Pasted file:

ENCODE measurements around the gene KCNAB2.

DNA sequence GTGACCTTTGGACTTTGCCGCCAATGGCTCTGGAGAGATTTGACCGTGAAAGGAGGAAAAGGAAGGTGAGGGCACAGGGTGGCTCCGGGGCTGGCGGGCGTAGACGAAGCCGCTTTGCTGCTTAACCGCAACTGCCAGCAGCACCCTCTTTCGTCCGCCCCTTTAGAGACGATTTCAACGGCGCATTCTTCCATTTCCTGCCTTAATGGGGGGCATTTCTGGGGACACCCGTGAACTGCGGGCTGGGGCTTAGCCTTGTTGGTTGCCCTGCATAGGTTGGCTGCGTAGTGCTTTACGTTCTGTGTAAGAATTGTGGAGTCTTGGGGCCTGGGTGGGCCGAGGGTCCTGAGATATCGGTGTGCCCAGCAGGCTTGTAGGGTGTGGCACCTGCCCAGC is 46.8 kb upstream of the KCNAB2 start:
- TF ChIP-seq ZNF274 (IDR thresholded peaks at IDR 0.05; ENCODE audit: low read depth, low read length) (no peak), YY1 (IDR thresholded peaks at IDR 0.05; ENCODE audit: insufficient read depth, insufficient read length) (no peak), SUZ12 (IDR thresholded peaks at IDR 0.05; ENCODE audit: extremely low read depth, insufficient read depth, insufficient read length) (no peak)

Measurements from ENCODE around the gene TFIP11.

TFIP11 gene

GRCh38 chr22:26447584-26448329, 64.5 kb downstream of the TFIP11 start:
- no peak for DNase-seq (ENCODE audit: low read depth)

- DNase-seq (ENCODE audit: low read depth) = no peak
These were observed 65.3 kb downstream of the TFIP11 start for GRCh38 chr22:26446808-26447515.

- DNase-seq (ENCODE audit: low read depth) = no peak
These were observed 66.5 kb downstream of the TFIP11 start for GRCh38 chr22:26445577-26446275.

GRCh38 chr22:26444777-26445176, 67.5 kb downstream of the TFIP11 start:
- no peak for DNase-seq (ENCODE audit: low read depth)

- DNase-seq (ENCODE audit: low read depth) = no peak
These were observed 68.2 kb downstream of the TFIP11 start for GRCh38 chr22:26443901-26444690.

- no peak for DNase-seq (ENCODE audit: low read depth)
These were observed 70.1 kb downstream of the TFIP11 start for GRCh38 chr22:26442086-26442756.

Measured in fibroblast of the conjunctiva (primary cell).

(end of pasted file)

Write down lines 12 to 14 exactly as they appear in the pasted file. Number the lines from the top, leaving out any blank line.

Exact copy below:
GRCh38 chr22:26444777-26445176, 67.5 kb downstream of the TFIP11 start:
- no peak for DNase-seq (ENCODE audit: low read depth)

- DNase-seq (ENCODE audit: low read depth) = no peak